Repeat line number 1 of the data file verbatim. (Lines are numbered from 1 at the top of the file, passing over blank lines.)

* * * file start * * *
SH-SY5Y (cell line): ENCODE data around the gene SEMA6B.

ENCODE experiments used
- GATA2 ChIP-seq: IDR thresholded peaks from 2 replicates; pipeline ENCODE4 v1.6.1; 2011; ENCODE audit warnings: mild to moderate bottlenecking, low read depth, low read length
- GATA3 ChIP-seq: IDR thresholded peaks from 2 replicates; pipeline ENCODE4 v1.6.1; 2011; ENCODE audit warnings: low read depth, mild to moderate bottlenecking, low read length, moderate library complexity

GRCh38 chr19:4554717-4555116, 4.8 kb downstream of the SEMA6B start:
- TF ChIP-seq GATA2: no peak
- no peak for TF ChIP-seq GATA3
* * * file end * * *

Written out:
SH-SY5Y (cell line): ENCODE data around the gene SEMA6B.